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This article is about the legendary creature. For the remora genus, see Echeneis (genus).

An echeneis is a legendary creature; a small fish that was said to latch on to ships, holding them back.

Pliny the Elder (1st century AD) also said of the echeneis: "It has a disgraceful repute, as being employed in love philtres, and for the purpose of retarding judgments and legal proceedings—evil properties, which are only compensated by a single merit that it possesses—it is good for staying fluxes of the womb in pregnant women, and preserves the fœtus up to birth: it is never used, however, for food."[1] They were said to be found in the Indian Ocean.[2][3] Isidore of Seville (7th century AD) and Bartholomaeus Anglicus (13th century) are among later authors of bestiaries that mention the echeneis.[2]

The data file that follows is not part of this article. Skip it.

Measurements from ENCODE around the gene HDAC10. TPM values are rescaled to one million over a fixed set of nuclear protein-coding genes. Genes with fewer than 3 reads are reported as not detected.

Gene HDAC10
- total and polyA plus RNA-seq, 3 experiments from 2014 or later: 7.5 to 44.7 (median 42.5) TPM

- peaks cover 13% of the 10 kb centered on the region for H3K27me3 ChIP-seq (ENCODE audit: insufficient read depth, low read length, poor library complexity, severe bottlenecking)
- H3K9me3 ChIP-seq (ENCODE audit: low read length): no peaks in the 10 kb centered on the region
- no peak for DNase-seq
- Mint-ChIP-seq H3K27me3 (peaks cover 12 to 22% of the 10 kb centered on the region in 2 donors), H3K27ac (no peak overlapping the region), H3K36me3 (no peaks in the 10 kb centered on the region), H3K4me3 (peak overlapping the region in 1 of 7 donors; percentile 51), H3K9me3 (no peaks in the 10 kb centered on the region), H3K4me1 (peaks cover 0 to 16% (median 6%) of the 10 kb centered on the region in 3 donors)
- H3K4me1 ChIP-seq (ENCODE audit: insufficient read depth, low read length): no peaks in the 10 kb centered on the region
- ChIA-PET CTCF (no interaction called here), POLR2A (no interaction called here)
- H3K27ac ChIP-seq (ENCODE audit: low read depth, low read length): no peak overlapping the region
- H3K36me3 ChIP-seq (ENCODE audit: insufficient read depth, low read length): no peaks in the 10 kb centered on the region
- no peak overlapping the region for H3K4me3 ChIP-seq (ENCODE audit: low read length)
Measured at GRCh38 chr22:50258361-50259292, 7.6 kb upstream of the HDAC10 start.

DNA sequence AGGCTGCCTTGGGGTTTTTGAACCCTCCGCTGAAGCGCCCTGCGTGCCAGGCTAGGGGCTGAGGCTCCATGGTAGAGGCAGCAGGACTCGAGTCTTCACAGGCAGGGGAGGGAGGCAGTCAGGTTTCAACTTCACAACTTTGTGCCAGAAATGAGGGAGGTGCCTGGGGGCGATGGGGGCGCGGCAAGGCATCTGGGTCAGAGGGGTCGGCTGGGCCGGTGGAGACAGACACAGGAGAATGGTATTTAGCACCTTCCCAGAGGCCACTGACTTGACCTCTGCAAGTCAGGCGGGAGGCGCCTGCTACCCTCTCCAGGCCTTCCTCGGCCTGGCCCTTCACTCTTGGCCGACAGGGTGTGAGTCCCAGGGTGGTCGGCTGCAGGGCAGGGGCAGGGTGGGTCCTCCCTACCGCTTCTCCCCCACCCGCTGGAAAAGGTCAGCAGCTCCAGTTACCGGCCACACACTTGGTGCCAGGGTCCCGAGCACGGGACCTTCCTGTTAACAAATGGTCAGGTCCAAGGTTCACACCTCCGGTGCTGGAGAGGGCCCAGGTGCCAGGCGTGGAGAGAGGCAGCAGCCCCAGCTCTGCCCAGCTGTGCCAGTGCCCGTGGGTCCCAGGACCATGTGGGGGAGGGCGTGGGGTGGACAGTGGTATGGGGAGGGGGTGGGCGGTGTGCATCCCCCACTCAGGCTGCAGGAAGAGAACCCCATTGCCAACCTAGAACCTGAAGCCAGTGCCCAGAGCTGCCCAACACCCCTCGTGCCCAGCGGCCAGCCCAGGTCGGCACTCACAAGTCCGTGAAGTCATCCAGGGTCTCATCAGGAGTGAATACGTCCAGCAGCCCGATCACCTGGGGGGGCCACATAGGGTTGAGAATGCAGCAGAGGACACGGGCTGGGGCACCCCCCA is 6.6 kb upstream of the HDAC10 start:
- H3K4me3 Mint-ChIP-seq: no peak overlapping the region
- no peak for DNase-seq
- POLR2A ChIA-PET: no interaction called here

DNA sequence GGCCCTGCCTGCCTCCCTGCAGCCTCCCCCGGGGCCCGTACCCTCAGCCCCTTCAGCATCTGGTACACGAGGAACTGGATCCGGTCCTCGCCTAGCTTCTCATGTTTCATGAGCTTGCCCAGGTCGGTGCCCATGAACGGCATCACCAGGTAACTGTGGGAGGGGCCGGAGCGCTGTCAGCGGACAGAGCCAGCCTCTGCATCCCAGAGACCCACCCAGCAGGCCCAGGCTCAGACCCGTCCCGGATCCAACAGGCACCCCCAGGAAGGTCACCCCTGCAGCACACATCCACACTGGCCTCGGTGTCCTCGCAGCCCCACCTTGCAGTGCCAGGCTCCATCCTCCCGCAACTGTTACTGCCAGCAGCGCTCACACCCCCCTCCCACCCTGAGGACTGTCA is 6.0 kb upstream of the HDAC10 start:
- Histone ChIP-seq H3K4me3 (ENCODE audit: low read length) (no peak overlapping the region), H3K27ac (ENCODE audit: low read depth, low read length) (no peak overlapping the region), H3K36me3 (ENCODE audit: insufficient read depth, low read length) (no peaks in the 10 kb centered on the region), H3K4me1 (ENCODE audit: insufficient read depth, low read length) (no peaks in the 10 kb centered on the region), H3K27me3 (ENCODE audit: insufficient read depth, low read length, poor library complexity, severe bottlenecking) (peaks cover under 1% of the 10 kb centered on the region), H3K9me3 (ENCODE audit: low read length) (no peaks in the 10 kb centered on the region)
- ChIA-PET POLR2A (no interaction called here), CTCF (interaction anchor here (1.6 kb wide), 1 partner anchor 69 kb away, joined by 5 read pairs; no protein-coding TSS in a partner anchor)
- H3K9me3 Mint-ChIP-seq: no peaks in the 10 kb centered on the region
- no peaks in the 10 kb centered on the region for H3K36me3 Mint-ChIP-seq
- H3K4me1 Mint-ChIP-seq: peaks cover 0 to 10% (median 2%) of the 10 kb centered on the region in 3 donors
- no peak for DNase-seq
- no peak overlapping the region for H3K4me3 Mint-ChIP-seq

It is thought that these ancient descriptions refer to the remora.

See also[edit]


  1. ^ Pliny Natural History 9.41
  2. ^ a b Echeneis at the Medieval Bestiary. Accessed 28 February 2016
  3. ^ Gudger, E. W. The Annals and magazine of natural history; zoology, botany, and geology being a continuation of the Annals combined with Loudon and Charlesworth's Magazine of Natural History. XXIX.—The myth of the ship-holder: studies in Echeneis or Remora.—I